Michael Dermody in his office.
“We make a living by what we get, but we make a life by what we give.” － Winston Churchill
Michael Dermody (IAA 66-68) lives by Churchill’s words and has put them into practice, benefiting many organizations including Interlochen Center for the Arts.
As Chairman and CEO of Dermody Properties in Reno, Nevada, Michael came to know other executives in the area, including the President of Nevada Bell, Robert Blanz. In 1994, Mr. Blanz was on Interlochen’s Corporate Council, which consisted of various professionals volunteering their executive expertise to benefit Interlochen. Mr. Blanz learned Michael was an Interlochen Arts Academy alumnus, and invited him to join the Council.
A bit hesitant at first, Michael agreed. In a short time, he became the Council’s chair, although he downplays his leadership saying, “... it was akin to the Army. I didn’t know I was going to be the leader, everyone took one step back.”
Returning to Interlochen as a successful businessman and a father, he saw the wonder of his alma mater's educational value. He remembers it as one of the most humbling experiences he ever had, “... because first of all, I realized how naive I was as a student and unappreciative of the opportunity.” He found that Interlochen students, while very diverse in their backgrounds, were all driven by their artistic passion — and most were on scholarships. As Michael remembers it, “That hit me huge. I got so fired up that I wanted to import Interlochen’s model to my hometown of Reno.”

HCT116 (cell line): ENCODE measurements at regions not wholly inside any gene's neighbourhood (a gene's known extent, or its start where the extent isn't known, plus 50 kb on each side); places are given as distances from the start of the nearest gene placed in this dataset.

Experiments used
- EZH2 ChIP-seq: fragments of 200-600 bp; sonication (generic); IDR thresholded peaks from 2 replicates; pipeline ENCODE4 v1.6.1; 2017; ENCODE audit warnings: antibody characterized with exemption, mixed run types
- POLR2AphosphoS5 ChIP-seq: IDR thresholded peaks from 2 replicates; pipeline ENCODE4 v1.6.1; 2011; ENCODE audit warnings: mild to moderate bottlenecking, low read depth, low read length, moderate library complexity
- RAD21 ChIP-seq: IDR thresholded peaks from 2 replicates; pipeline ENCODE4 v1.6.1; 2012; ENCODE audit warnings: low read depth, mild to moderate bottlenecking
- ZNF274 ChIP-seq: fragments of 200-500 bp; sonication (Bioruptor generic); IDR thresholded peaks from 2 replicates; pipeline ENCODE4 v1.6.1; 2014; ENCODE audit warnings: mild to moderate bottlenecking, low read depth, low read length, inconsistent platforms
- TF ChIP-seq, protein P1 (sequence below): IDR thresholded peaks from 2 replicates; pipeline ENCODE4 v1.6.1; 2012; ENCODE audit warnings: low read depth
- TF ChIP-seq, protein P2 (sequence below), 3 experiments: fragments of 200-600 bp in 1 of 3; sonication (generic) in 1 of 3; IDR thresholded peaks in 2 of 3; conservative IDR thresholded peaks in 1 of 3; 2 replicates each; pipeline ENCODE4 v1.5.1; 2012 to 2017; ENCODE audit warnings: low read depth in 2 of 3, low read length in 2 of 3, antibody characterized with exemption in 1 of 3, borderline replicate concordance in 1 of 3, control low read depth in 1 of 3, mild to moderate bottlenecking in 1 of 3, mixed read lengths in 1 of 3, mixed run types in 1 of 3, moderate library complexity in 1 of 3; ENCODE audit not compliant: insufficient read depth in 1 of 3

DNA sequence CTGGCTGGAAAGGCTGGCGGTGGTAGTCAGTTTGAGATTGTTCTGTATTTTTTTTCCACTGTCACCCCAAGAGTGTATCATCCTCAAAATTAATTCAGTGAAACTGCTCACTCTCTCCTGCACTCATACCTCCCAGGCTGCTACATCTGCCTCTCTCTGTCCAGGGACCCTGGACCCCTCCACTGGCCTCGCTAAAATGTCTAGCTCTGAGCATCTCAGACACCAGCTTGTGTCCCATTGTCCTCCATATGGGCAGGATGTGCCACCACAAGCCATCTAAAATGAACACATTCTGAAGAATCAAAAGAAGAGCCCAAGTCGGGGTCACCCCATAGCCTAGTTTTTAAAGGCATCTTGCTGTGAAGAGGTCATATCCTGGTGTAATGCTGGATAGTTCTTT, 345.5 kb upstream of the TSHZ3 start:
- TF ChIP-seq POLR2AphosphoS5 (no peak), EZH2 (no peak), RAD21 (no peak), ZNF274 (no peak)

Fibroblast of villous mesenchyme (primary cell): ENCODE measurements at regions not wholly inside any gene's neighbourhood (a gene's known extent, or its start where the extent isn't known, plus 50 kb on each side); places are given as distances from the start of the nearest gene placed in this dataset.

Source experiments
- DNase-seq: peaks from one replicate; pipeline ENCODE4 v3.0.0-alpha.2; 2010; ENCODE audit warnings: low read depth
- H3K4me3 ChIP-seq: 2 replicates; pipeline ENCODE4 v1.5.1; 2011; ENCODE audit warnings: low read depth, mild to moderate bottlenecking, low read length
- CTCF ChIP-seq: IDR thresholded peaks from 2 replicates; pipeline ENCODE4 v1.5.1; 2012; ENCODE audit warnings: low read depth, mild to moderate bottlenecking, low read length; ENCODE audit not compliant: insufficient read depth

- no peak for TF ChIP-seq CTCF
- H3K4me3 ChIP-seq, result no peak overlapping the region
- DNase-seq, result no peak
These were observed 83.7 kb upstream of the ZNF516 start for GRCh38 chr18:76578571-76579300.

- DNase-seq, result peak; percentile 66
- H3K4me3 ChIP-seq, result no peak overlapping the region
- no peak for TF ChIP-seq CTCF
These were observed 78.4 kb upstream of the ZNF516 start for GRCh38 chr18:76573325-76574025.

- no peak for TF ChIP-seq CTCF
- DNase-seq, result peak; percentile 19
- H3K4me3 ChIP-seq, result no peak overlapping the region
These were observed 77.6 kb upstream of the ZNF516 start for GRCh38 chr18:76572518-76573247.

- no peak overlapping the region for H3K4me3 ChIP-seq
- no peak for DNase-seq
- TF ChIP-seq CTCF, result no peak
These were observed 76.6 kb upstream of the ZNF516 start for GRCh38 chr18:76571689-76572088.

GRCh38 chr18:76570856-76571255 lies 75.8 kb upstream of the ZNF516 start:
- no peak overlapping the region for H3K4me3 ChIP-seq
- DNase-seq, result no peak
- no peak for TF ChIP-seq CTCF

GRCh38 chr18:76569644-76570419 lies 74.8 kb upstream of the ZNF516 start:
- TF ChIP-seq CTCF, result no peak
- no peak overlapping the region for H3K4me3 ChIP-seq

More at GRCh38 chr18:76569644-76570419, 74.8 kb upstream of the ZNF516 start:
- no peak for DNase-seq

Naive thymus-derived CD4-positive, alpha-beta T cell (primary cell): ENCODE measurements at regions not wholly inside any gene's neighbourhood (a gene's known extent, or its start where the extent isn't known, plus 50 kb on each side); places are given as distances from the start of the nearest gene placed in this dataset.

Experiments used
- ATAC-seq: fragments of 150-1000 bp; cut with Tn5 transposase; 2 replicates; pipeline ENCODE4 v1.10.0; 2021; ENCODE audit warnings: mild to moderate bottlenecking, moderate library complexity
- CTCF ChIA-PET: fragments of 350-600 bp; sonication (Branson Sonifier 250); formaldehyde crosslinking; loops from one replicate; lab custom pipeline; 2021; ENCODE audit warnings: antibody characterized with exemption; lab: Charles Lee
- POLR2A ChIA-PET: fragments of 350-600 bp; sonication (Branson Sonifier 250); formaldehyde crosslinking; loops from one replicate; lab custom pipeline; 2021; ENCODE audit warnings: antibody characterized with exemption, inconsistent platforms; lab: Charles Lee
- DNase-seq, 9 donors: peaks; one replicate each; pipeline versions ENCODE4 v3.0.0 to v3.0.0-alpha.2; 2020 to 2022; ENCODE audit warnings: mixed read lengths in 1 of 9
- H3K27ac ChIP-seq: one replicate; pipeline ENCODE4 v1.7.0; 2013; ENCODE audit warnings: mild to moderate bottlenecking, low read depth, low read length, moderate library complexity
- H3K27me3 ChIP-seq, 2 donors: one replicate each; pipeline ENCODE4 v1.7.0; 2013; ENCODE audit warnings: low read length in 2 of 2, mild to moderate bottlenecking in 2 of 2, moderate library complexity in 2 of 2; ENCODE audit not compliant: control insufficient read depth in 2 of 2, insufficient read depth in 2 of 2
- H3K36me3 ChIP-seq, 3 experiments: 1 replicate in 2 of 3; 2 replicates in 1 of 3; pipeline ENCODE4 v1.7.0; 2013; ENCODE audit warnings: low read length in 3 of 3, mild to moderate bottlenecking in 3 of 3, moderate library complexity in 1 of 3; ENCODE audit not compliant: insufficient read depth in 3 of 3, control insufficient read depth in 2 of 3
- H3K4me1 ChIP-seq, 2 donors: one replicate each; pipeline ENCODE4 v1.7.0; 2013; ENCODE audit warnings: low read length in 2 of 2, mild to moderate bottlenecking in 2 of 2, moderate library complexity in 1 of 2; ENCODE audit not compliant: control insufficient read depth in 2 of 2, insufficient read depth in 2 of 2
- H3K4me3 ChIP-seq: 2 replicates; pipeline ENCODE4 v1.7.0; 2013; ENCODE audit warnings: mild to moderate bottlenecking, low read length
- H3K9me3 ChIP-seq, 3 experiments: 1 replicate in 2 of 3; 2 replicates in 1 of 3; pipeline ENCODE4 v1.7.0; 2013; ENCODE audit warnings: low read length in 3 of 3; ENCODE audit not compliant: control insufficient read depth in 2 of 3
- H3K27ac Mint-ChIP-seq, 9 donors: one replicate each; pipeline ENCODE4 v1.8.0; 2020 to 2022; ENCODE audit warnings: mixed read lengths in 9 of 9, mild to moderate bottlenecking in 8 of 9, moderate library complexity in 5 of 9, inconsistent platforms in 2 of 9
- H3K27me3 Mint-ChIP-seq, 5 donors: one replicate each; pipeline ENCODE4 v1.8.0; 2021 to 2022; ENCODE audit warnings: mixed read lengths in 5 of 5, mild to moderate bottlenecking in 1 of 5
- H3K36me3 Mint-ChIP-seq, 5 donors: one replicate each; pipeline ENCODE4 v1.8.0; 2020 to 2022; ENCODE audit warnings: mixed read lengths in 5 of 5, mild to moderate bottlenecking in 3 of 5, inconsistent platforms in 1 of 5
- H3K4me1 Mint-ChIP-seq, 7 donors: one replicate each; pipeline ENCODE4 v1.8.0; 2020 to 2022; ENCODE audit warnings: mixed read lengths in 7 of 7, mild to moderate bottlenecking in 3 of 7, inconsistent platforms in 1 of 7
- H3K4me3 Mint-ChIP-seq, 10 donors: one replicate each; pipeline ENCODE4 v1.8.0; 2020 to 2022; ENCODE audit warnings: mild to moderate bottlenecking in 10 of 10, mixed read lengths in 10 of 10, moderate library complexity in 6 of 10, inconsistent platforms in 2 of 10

Michael had already been active in Reno by starting the Children’s Cabinet, a nationally recognized family resource center serving over 10,000 children and families annually. Additionally, he had founded the Dermody Properties Foundation, which is uniquely managed by company employees, and benefits thousands of families through hundreds of nonprofit organizations and causes.
It was natural, then, that Michael’s Interlochen experience would lead to the founding of Sage Ridge School in Reno. It has become Northern Nevada’s only non-sectarian preparatory school serving over 200 students with 100% of graduates attending four year colleges. Today that school — born out of Michael’s experience at Interlochen some 50 years ago — was ranked in 2015 as one of the nation’s top 50 smartest private high schools by Business Insider.
At Interlochen, Michael’s involvement also grew. After chairing the Corporate Council for four years, he became a Trustee, serving from 1998-2004. But as influential as Michael’s support of Interlochen was as a volunteer leader, he still wanted to do more.
Interlochen had for many years been important to his family in Grand Rapids. They were, “much more accomplished in the arts, and understood the Interlochen opportunity.” His cousin, Bill Hart (AS 53, 55; IAC St 59), was the first in the family to attend Interlochen and the catalyst for the family’s Interlochen relationship. Studying trumpet, he went on to tour with the Tommy Dorsey Orchestra. He later taught math at Macomb Community College for 46 years and was named Michigan's "Professor of the Year" in 1989.
Wanting to honor Bill and support CREATE AMAZING: The Campaign for Interlochen, Michael established the William L. Hart Annual Trumpet Scholarship to award a generous scholarship to an Arts Academy student studying trumpet.
His cousin’s experience exemplifies what Michael sees as the real story of Interlochen: “Families sacrificing because they have confidence that their kids will excel.” He also noted that Interlochen often becomes an alternate family to many students, allowing them to succeed because of the support they find here.
Michael reflected on his time at Interlochen.
“To this day, it is very humbling ... I just wish when I was a student, I had the wisdom I have now ... What I saw at Interlochen was others helping others and it was inspirational.”
For Michael, the commitment to giving — as part of living — continues.